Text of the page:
Schwalm admitted that he had no information that a violent crime had been committed nor any probable cause to believe a violent crime had occurred other than Hill’s gut feeling after seeing the red truck chasing the purple Mustang.
Lamb was unaware he was being tracked until Merritt pointed out the police helicopter after he returned home, but he told her it wasn’t there for him, according to prosecutors.
After Hill’s initial call, he lost sight of the vehicle. The police helicopter reported seeing a red truck speeding and running a red light, so it followed, though there’s no video of those alleged traffic infractions.
There were no calls to 911 about the initial chase with Lamb following Reed at high speed or calls for service related to Lamb’s driving after he stopped chasing his ex-girlfriend and headed home.
Despite that, prosecutors said Scwhalm and DeValkenaere responded to Merritt’s house, where Lamb was parking his truck.
He had backed down the driveway, stopping at the bottom of the sloped driveway to speak with a friend in the backyard, and was positioning the truck to reverse under an awning attached to the back of the house.
Lamb was not fleeing an active police pursuit nor was he continuing to chase or endanger the public when the KCPD officers arrived at the home.
Schwalm and DeValkenaere wore plainclothes rather than police uniforms and drove unmarked vehicles.
Schwalm arrived first and parked at the top of the driveway in a dark blue Chevrolet Impala. He exited the vehicle with his gun already drawn and proceeded down the driveway on the south side of the house.
Schwalm readily acknowledged that he didn’t speak with Merritt, who was sitting on the porch when he arrived. He also didn’t speak with a man in the backyard who Lamb briefly spoke with as he backed down the driveway, a conversation recorded by the KCPD helicopter.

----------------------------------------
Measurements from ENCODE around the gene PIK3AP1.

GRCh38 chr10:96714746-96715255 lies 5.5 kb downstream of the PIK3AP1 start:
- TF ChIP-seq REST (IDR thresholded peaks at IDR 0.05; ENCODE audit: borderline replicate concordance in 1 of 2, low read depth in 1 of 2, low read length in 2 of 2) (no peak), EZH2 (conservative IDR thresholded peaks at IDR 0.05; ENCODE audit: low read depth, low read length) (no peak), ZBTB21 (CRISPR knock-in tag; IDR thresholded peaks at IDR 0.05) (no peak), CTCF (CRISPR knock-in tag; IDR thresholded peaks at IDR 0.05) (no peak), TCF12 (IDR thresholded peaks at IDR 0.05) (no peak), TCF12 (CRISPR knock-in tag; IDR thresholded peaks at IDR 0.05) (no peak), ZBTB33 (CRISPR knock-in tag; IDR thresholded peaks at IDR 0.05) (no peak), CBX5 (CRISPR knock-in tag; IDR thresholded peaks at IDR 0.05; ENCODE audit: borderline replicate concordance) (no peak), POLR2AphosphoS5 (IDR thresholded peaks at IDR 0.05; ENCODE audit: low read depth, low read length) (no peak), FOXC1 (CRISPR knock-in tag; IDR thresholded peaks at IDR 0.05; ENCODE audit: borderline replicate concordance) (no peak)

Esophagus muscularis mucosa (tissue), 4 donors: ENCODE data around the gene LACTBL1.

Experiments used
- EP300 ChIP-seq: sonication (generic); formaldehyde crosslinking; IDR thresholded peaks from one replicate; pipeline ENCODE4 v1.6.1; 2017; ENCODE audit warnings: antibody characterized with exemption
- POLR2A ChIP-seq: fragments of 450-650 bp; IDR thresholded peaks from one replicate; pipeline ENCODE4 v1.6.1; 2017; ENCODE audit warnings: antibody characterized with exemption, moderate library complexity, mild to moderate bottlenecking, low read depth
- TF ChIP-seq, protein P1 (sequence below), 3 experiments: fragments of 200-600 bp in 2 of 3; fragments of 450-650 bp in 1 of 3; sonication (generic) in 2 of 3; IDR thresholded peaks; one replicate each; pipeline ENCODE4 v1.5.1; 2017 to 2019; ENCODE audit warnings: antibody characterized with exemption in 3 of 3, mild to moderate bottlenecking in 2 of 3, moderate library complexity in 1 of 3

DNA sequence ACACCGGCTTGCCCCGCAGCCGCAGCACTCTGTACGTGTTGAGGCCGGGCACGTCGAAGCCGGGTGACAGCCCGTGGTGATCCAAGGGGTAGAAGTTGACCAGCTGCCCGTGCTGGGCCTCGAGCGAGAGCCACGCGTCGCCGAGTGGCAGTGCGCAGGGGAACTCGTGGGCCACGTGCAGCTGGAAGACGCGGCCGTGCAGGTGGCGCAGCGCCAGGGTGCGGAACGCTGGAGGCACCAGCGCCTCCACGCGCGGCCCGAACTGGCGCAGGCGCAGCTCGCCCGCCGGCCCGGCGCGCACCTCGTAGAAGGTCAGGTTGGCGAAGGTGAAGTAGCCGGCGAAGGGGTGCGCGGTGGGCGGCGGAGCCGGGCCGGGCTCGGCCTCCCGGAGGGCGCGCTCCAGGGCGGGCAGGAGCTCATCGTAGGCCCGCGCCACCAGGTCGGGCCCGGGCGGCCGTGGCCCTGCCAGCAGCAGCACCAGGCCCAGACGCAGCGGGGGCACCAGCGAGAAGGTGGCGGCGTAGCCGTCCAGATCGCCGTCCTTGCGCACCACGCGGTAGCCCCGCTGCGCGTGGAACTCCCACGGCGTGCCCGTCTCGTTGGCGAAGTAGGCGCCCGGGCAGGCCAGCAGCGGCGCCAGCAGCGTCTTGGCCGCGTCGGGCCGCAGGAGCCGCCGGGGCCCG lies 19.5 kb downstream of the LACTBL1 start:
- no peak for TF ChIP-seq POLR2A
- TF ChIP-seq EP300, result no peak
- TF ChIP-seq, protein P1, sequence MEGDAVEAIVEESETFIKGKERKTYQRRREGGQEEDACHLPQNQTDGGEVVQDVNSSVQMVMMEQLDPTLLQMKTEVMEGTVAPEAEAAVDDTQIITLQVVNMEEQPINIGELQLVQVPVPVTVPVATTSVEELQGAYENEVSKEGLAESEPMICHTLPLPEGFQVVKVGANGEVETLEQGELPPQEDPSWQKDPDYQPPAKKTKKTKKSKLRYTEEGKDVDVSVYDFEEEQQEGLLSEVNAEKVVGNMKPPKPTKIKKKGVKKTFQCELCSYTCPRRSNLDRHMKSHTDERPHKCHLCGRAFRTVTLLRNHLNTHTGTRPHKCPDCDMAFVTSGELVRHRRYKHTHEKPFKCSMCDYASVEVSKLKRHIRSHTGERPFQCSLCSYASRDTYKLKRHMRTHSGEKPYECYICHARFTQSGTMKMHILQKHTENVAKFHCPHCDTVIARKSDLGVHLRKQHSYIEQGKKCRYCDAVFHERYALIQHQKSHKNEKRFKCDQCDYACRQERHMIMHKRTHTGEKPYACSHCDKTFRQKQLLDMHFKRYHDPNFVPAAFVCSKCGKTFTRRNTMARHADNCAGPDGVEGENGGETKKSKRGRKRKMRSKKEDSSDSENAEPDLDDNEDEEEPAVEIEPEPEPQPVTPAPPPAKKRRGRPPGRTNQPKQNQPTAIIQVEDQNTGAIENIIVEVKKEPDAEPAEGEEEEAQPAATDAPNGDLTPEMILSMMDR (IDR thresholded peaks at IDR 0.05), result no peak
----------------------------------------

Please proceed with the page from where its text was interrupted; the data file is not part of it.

The state said DeValkenaere pointed his gun at Merritt after arriving moments later in an unmarked GMC Sierra and said “don’t move” before asking who was in the backyard.
DeValkenaere also failed to ask permission to enter the property before he went around the north side of the house and moved a large grill and red hood, which were “intended to block access to the backyard” as a makeshift fence.
Schwalm had already made contact with Lamb, who had made eye contact but had not spoken to the officer nor complied with his command to turn off the truck and exit the vehicle.
According to prosecutors, Schwalm could clearly see Lamb’s left hand, the index finger of which had been damaged in a non-fatal shooting several years earlier, in an open position and did not see a weapon.
At that point, DeValkenaere claimed he saw a gun and fired.
Up to Judge Youngs
Lamb had called a relative of Reed’s around the time Schwalm appeared in the driveway, and a voicemail captured audio of DeValkenaere yelling at him to show his hands and get out the car in the moments after the shooting.
There is no indication in the radio traffic or on the voicemail “that would indicate either officer saw a weapon,” Dollar said.
Still, Hastings argued in her opening statement that DeValkenaere had a different vantage point.
“From where Eric stood, what he saw was Cameron Lamb pulling a gun on his partner,” she said.
Within seconds, DeValkenaere opened fire and Lamb was dead, the tragic result of what prosecutors contend was a warrantless and unconstitutional search.
Schwalm said it was part of an investigation into a possible felony and DeValkenaere’s attorneys will try to paint the shooting as a heroic act that took a life to save an officer’s.
Youngs will have to weigh several different factors to determine if DeValkenaere’s conduct was illegal or justified, because the defense chose to bypass a jury and opted instead for a bench trial.
Lamb’s family has filed a wrongful death lawsuit against DeValkenaere and the KCPD Board of Police Commissioners in June 2021.
Lamb’s mother, Laurie Bey, said she wasn’t satisfied with the department’s investigation and didn’t believe her son’s shooting was justified.